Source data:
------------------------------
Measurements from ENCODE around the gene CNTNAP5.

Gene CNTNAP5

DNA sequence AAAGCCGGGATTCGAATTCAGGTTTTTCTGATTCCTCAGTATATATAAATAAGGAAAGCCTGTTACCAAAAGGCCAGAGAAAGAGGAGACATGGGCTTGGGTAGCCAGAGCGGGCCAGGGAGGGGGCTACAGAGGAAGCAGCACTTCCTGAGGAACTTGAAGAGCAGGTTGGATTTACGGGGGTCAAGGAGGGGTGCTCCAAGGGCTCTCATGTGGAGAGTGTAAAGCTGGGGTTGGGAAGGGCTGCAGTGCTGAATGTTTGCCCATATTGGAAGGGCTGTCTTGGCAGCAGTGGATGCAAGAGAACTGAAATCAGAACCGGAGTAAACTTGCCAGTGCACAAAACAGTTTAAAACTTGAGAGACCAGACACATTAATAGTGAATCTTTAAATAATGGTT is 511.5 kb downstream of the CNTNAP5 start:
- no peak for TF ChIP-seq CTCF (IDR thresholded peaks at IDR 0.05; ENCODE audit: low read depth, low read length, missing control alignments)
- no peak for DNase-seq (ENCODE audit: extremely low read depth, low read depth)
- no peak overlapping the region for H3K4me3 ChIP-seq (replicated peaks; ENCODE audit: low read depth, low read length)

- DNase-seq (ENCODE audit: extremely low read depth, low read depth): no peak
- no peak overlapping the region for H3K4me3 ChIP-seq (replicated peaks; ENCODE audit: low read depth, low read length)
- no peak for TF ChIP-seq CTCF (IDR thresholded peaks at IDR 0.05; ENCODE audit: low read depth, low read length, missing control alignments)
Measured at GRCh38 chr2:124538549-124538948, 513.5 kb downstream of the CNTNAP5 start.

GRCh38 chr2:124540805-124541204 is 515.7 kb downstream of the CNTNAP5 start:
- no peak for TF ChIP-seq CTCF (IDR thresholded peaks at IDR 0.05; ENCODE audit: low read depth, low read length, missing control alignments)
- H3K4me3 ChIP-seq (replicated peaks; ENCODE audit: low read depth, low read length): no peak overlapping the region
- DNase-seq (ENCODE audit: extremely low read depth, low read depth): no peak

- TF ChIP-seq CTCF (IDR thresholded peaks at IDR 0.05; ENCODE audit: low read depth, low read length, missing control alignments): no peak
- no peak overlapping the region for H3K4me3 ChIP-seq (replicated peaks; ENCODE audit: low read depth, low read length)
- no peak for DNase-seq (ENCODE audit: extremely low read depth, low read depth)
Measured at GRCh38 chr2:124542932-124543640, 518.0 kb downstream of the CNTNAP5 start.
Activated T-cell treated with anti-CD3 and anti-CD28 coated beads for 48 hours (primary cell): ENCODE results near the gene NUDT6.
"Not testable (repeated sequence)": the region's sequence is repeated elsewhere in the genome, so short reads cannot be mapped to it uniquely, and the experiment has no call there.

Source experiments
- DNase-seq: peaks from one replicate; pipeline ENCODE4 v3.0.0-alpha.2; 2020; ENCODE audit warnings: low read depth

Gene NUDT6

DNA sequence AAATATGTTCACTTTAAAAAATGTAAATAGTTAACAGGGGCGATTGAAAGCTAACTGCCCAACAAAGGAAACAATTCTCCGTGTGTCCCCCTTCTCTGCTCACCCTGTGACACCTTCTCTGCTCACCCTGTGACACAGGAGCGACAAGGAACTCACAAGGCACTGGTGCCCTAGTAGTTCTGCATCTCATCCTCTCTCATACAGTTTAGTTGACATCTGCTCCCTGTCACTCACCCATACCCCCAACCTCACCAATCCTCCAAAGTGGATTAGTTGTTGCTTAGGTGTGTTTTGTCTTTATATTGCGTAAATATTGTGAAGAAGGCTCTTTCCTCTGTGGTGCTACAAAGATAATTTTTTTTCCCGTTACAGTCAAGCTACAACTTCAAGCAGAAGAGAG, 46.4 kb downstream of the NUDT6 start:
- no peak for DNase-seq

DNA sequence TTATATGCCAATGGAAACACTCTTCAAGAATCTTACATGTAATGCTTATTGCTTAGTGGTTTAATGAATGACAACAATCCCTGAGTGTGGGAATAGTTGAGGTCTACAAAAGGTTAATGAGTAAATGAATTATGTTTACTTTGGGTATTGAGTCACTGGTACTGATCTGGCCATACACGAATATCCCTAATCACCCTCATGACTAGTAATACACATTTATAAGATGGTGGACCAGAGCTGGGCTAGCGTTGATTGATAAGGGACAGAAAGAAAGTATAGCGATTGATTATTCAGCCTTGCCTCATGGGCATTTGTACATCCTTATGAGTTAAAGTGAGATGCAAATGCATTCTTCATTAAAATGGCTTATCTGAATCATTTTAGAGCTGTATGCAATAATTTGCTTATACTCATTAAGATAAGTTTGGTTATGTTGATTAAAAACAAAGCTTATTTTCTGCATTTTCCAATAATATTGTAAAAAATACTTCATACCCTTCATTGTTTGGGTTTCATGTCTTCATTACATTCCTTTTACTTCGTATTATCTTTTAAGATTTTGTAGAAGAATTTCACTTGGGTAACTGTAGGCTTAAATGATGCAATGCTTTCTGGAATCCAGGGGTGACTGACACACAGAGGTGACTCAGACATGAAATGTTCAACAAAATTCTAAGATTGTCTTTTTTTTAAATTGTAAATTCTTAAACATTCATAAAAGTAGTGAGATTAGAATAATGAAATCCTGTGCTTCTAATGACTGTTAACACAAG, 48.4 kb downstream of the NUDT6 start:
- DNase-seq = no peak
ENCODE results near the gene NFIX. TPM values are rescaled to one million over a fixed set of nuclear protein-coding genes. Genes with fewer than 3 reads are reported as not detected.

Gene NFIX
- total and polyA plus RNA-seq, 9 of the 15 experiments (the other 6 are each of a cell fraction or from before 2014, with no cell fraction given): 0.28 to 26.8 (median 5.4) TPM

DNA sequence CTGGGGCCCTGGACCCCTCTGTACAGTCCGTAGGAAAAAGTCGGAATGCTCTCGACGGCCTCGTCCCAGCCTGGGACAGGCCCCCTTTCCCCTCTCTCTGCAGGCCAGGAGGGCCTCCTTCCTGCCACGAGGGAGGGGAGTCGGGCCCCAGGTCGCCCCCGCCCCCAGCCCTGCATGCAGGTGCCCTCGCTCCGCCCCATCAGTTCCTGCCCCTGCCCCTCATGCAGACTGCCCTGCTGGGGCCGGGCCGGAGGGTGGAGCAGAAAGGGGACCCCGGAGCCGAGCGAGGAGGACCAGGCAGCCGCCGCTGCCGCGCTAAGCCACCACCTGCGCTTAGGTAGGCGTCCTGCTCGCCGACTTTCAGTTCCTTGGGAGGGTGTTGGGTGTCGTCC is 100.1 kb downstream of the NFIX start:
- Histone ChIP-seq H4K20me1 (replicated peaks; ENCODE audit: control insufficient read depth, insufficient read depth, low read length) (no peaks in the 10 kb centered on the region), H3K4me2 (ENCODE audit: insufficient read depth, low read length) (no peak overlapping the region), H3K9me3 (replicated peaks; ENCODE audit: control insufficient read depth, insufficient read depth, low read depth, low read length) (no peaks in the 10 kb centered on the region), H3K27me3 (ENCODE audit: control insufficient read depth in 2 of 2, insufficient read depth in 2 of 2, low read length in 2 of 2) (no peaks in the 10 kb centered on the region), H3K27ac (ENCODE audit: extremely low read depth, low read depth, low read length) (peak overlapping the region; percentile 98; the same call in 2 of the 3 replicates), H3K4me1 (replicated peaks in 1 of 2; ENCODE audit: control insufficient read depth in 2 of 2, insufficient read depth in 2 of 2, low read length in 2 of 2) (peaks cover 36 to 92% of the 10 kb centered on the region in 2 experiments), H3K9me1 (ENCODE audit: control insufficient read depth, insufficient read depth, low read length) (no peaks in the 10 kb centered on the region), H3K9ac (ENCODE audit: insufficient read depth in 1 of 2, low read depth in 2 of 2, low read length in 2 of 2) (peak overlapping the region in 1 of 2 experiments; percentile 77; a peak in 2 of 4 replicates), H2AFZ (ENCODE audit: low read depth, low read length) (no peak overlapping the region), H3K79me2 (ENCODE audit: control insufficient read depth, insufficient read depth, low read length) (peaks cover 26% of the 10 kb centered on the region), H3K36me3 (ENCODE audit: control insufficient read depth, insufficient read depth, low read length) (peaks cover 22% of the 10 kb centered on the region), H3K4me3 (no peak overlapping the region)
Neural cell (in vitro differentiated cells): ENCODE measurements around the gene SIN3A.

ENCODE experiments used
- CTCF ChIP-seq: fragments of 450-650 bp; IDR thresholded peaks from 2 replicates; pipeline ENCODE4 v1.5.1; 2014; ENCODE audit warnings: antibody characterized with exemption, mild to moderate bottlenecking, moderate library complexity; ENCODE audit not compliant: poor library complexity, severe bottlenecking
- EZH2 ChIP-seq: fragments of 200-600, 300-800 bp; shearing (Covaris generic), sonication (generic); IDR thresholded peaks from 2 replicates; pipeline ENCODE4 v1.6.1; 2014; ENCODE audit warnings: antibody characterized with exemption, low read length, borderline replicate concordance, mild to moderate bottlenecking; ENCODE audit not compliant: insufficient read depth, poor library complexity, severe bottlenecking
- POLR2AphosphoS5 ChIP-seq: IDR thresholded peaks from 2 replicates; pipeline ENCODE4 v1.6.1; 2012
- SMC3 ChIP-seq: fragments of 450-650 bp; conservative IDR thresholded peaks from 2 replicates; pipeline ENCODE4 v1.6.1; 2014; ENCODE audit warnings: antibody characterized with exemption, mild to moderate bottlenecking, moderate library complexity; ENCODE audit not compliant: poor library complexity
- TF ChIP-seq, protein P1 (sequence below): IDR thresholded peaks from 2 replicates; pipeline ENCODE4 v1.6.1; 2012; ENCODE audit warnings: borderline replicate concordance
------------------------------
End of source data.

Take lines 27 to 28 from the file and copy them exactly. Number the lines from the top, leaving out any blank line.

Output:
- DNase-seq = no peak
ENCODE results near the gene NFIX. TPM values are rescaled to one million over a fixed set of nuclear protein-coding genes. Genes with fewer than 3 reads are reported as not detected.